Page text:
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Herbal Remedies For High Blood Pressure

Updated on August 21, 2008
Darlene Norris profile image

Darlene Norris loves cats and dogs. She has worked as a vet assistant, and draws on this experience when she writes her hubs.

Herbal remedies for hypertension are very common in Europe. In fact, doctors there are more likely to prescribe herbs for high blood pressure instead of prescription drugs.

Many studies in Europe have shown how effective herbs are for lowering blood pressure. And these herbal remedies usually don't have any side effects, other than an occasional upset stomach.

Six Herbs That Can Lower Your Blood Pressure

  • Hawthorn has been used as a heart tonic for hundreds of years. It also dilates blood vessels, which helps reduce blood pressure. You will need to take it for at least a month before seeing results.
  • Mistletoe regulates blood pressure and is helpful for both high and low blood pressure. In Europe, mistletoe is often combined with hawthorn to treat hypertension.
  • Kudzu root contains puerarin, which helps to normalize blood pressure. It also has one hundred times the antioxidant activity of vitamin E, and helps to prevent heart disease and cancer.
  • Garlic can reduce hypertension, and may help to reduce cholesterol, too. Garlic can also thin your blood, like aspirin. In fact, if you are taking blood-thinning medications like Coumadin or Trental, talk to your doctor before using garlic on a regular basis. Also, stop taking it if you are having surgery in the next couple of weeks.
  • Ginkgo has been used in traditional Chinese medicine for centuries to reduce high blood pressure. Studies have shown that ginkgo relaxes blood vessels, stimulates the circulatory system, and is an anti-inflammatory. It's also very effective in treating irregular heartbeats.
  • Siberian ginseng (not Chinese ginseng or Panax) has long been used as a folk remedy for hypertension and heart problems, among other conditions.

Blood Thinning Herbs

Blood thinners like aspirin can be hard on the stomach, even though they reduce the number of strokes.

Blood-thinning herbs like alfalfa, birch, sweet clover, bedstraw, poplar, red clover, willow, and wintergreen are much easier on the stomach. You can make a vinegar from the leaves, buds, and/or flowers of any of these herbs. A spoonful a day will not only help thin your blood, but it will provide minerals to strengthen your bones.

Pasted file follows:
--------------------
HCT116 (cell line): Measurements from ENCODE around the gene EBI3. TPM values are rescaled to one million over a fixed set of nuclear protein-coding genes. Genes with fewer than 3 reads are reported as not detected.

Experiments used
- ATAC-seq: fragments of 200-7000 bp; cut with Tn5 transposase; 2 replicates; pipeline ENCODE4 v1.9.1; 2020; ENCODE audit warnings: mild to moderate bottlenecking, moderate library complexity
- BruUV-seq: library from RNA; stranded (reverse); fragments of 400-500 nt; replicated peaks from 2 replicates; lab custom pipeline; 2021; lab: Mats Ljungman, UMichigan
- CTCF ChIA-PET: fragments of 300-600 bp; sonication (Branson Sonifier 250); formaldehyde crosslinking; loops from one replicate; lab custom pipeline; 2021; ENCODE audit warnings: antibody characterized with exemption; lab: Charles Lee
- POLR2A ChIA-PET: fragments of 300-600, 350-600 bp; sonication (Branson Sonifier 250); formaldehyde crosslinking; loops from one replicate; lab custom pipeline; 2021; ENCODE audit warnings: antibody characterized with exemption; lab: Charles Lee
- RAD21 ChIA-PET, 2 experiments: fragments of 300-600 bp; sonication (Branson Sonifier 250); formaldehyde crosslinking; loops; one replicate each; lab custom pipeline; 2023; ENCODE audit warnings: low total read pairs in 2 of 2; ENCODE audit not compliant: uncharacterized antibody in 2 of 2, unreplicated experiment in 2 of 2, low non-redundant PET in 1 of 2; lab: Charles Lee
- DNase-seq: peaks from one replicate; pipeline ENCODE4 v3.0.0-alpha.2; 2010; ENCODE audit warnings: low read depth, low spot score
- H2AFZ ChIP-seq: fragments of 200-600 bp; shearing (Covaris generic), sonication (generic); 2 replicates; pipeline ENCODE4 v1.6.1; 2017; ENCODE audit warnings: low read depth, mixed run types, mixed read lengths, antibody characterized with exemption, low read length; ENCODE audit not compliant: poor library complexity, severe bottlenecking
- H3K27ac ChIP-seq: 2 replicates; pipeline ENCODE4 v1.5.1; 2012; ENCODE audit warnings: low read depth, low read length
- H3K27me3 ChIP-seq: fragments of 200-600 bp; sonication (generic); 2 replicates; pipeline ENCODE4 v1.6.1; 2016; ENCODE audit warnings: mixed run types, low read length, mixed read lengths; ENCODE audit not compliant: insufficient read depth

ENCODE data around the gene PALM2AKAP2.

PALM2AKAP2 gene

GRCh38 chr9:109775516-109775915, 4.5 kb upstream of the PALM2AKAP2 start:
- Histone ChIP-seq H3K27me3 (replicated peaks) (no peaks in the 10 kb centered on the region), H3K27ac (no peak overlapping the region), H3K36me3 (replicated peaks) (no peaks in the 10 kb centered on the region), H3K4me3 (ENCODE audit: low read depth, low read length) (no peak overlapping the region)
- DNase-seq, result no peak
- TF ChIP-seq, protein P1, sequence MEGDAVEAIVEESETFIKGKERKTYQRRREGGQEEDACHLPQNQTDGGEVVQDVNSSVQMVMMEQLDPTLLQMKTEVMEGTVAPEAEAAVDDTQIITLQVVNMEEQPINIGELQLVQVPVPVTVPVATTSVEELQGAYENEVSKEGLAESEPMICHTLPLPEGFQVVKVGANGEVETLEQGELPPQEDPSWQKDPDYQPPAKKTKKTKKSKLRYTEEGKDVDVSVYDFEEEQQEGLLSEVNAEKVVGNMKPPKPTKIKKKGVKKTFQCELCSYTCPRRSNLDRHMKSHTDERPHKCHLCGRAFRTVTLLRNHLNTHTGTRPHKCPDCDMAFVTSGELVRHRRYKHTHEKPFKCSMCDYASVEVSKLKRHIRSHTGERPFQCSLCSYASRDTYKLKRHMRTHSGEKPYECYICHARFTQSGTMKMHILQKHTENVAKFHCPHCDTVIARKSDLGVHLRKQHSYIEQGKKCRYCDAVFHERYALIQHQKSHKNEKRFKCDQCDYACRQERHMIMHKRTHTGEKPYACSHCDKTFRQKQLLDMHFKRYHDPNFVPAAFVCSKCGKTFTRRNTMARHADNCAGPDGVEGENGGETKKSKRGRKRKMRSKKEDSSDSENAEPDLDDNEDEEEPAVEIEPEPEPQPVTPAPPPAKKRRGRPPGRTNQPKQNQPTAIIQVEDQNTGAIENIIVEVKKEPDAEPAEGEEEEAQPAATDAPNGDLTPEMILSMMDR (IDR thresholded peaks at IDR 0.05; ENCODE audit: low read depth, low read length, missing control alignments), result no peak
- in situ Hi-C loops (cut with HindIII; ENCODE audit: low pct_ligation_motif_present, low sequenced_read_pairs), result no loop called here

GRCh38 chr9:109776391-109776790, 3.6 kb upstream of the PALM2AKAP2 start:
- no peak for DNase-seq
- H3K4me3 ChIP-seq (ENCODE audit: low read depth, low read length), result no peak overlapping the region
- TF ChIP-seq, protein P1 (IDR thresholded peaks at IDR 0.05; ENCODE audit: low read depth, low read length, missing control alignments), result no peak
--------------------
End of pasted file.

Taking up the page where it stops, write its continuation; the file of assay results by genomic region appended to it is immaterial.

Stress-Relieving Herbs

  • Lemon balm is a great tonic for the heart and circulatory system. It helps to reduce stress as well. Use it as a tea or vinegar every day.
  • Valerian contain valerenic acid, which keeps a certain enzyme from breaking down gamma-amino butyric acid (GABA), which helps to control blood pressure. Valerian also lowers blood pressure by helping you relax. It's very effective, but can be a little hard to take as it smells like dirty socks!
  • Passionflower and lime blossom (also known as tila or linden) both reduce hypertension by relaxing blood vessels. If your high blood pressure is due to anxiety and stress, these herbs can help.
  • Viburnum opulus (Guelder Rose bark), skullcap, and motherwort are all useful sedative herbs for hypertension.

High Blood Pressure Tea

Pour one quart of boiling water over one teaspoon each of:

  • hawthorne berries and flowers
  • ginger root
  • valerian root
  • motherwort leaves

Let this tea steep for twenty minutes and strain out the herbs. Drink at least two cups a day.

Darlene Norris is a mom and grandma who has been using herbal remedies for many years to keep her family healthy.


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    • Isys Uno profile image

      Isys Uno 7 years ago from NC

      love it!!

    • Darlene Norris profile image

      Darlene Norris 9 years ago from MI

      You can get any of these herbs from Mountain Rose Herbs at

    • profile image

      joefriday 9 years ago

      Thats very interesting, do you know where you can get those from?

    • kellyjean profile image

      kellyjean 9 years ago

      Hey, have you heard of olive leaf tea to help reduce blood pressure? I just discovered it. Cheers!